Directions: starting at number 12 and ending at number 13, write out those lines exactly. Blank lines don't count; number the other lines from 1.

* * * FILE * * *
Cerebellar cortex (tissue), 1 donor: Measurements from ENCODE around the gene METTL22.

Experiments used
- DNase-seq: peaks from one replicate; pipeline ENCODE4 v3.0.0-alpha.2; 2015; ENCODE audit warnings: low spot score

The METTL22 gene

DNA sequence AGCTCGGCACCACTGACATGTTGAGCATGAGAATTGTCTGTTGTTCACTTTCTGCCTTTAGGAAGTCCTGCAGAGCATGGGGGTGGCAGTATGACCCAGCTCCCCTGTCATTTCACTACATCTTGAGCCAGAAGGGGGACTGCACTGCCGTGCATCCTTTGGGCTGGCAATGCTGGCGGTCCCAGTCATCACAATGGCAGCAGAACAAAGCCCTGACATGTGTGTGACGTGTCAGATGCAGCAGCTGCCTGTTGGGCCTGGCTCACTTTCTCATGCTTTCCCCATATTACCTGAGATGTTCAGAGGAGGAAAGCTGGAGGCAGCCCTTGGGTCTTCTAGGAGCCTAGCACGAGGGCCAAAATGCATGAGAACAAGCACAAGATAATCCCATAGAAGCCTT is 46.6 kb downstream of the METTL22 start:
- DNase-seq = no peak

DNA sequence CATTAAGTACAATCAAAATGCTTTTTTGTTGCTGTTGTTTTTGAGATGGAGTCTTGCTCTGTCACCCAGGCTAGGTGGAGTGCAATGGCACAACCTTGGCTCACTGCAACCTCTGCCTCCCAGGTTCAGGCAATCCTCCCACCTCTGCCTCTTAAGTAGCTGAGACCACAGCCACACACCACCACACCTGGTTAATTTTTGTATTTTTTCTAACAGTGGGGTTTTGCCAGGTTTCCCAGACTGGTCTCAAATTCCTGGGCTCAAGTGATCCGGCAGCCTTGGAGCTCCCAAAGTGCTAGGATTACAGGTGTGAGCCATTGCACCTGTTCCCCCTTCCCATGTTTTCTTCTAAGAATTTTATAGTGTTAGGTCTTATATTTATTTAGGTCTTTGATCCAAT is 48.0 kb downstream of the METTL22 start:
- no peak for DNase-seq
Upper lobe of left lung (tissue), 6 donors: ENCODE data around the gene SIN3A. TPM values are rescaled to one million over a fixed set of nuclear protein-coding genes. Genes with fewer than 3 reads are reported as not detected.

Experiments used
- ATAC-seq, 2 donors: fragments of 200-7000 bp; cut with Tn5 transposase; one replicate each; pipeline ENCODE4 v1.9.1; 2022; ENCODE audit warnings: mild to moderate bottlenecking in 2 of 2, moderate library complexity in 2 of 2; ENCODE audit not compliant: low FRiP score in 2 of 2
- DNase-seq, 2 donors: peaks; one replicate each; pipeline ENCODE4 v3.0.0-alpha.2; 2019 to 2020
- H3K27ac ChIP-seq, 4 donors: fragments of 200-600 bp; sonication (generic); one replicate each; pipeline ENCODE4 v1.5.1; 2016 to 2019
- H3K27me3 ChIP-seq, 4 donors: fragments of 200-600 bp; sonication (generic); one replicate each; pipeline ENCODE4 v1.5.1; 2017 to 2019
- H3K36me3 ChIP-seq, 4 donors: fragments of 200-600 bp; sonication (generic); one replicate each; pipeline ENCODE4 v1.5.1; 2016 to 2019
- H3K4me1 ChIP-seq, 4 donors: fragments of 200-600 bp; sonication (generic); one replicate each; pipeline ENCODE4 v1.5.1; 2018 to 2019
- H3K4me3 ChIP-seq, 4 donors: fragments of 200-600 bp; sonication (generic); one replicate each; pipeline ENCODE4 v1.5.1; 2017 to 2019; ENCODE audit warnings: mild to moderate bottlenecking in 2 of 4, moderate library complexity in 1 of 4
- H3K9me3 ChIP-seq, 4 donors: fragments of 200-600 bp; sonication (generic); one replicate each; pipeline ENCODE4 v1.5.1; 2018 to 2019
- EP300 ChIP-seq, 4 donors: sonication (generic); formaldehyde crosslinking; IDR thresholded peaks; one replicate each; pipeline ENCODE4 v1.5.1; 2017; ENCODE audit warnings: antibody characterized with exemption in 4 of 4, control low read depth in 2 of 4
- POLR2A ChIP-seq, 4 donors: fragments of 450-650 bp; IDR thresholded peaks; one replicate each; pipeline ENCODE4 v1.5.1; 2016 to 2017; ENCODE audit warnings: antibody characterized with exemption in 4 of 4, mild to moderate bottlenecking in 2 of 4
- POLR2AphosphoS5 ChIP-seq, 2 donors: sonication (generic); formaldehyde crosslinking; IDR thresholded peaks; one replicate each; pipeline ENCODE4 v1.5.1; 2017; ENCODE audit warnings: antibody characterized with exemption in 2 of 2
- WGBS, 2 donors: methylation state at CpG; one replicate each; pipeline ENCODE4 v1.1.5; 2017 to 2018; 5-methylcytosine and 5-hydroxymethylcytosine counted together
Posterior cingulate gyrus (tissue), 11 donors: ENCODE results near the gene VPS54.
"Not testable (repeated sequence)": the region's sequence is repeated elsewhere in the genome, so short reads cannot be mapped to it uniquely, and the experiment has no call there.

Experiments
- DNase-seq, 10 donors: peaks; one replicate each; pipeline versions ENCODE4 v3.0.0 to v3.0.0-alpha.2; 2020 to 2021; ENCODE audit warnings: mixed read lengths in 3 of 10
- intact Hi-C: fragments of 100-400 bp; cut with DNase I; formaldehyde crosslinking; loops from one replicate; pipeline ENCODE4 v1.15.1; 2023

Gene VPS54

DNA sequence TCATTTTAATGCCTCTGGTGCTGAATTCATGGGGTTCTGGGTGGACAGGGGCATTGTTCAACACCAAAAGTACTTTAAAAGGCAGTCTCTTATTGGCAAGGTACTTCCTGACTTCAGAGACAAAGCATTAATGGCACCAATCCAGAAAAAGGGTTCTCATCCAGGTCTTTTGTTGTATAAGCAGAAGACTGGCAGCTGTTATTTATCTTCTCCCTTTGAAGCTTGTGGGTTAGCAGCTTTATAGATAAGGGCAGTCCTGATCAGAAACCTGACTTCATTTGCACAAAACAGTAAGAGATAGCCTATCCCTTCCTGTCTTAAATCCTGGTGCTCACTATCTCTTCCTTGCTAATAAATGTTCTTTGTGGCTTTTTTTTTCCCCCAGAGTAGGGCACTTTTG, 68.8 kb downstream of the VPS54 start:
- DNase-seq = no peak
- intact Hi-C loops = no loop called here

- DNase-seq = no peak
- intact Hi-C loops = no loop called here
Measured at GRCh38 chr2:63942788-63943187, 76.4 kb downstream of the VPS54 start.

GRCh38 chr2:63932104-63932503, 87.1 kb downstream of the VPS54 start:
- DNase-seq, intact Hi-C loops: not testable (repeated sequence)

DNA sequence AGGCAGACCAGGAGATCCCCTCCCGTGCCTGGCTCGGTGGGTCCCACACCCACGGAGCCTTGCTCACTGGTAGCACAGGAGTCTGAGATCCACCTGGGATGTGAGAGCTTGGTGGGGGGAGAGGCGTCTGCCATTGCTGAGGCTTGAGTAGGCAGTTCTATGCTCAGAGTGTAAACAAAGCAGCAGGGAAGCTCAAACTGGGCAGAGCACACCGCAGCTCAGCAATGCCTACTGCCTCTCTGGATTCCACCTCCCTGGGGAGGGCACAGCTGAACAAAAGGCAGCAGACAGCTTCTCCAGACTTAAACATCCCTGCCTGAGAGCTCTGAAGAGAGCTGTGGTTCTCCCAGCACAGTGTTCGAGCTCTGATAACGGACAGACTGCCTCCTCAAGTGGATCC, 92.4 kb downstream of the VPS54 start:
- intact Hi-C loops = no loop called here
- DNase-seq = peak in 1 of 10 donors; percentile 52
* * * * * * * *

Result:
- DNase-seq, 2 donors: peaks; one replicate each; pipeline ENCODE4 v3.0.0-alpha.2; 2019 to 2020
- H3K27ac ChIP-seq, 4 donors: fragments of 200-600 bp; sonication (generic); one replicate each; pipeline ENCODE4 v1.5.1; 2016 to 2019